4 Tips To Improve Your Next Pull Planning Session

I find myself going through similar motions in the beginning stages of project planning. Our team has submitted CPM schedules per owner’s requirements and have moved on to selecting contractors. This is starting off as the typical construction process so far. To break the cycle, our team has committed to implementing the Last Planner System on this project. It’s exciting for myself because our team members have experience using LPS. It’s exciting because our team has support from operations and executive level management.

As we select contractors for the first phases of this project, we will be sending out pull plan invitations. I begin to craft the invitation and become distracted. My mind recalls the pull plans I’ve facilitated in the past. I am inspired to pull out the composition books and review notes, plus/deltas, and comments from past pull planning sessions. Even though each pull session involved different people, activities, and milestones, they had one thing in common: the deltas, the negative aspects of the pull sessions that people shared. Why did these pull sessions have similar comments to improve upon? After asking why 4 more times and becoming insecure about my ability to facilitate a pull plan, an improvement plan revealed itself. I had written down the deltas from previous sessions. I realized that I was using them as an excuse to evaluate why the pull session had not been effective. Deltas are intended to be used as opportunities to improve and NOT as excuses for failure.

Below are tips to set your next pull session up for success based on lessons learned from a variety of pull planning sessions.

1. You need a better invitation and agenda for your pull planning session

Keep in mind that the contractors attending need to know why, what, and how the session will be structured. Describe the milestone the team will pull from in detail. Describe the area names or phases where work will be taking place. Set the expectation that trade’s foreman will develop activities and plan the work that they know and understand.

2. You need a facilitator, not a dictator

Ask more questions. Remember that pull planning requires collaboration between people to discuss handoffs and promises of work. If your facilitator tries to dictate activities, it may result in contractors always agreeing and lead to an unreliable plan. A good facilitator should always ask the right questions to flush out value-added activities based on the needs of other trades. Make sure to recognize and address their expectations for the promise or handoff. People have different perceptions and assumptions. A good facilitator will ensure that all parties have a common understanding.

3. You need to abandon the calendar dates

Only ask for durations of work for the activity, and leave it at that. This allows your team to focus on sequencing work in a way that is best for each other and the project. Explain to the team that during the make ready process of LPS, the pull plan activities will be evaluated for what can be done, leading to a more predictable start date.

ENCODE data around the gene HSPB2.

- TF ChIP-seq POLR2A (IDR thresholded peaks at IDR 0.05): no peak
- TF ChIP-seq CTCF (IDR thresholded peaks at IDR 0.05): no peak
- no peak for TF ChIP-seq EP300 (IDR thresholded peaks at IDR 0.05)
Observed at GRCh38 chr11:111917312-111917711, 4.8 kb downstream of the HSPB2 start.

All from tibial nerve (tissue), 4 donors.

4. Leave the team wanting more

You asked experts in their field to come together and create a plan. Everyone is excited and looking forward to executing the plan they’ve created. Do not let the pull plan disappear, display it in the big room, daily huddle areas, and anywhere else trades conduct LPS planning. Empower the trades to take ownership of their plan. Tell them what is next. Be transparent about what metrics the project is using to keep score. Show them what happens when people take ownership of constraints to remove them. Let them know that their accomplishments will be celebrated. Explain the benefits and expectations of the make ready and weekly work planning processes. Make sure everyone understands the “why” of the LPS. Ask each other to commit to the LPS and ensure that team members know they have support.

Most project teams are vulnerable to reverting back to dictating how the work will be completed. The pull plans are often forgotten as the pains of day to day issues create chaos. My hopes are that the actions described above will help your team utilize the pull plan to execute the other processes of LPS. What actions have your project teams taken to ensure the pull plans are utilized throughout the construction process? Please share your thoughts in the comment field below.

Featured Post


5 Ways to Keep Employees Engaged When Working in Remote, Outsourced and Virtual Environments

The rise in information technology, changing market and working conditions has meant the workplace environment for some design and construction workers has evolved significantly. More companies are moving away from the traditional workplace settings where they have daily face-to-face contact with their manager and team. It is now more common to work remotely, outsource to other organisations, or work online and from home.

Lean Culture Read more


Miracle in Kazakhstan: Creating a Lean Culture in 18 Months

It is hard to believe that I am on my fifth book "Miracle in Kazakhstan." In January 2015, I accepted an invitation to come to Kazakhstan’s largest construction company - BI Group - to speak about “2 Second Lean”. My job was simple; build a lean culture in a company through interpreters, in a language that is as foreign to me as painting a Van Gough would be.

Lean Culture Read more


LeanBIM: Unleash BIM Possibilities and Make Lean Construction Even Leaner

The main goal of implementing Lean Construction is to generate value and to minimize waste. This value can be maximized by implementing BIM alongside with Lean Construction. Lean provides the framework for understanding waste, while BIM enables the project team from different disciplines to work together in order to achieve the lean ideal of removing it.

Building Information Modeling Read more

Copyright © 2015- Lean Construction Blog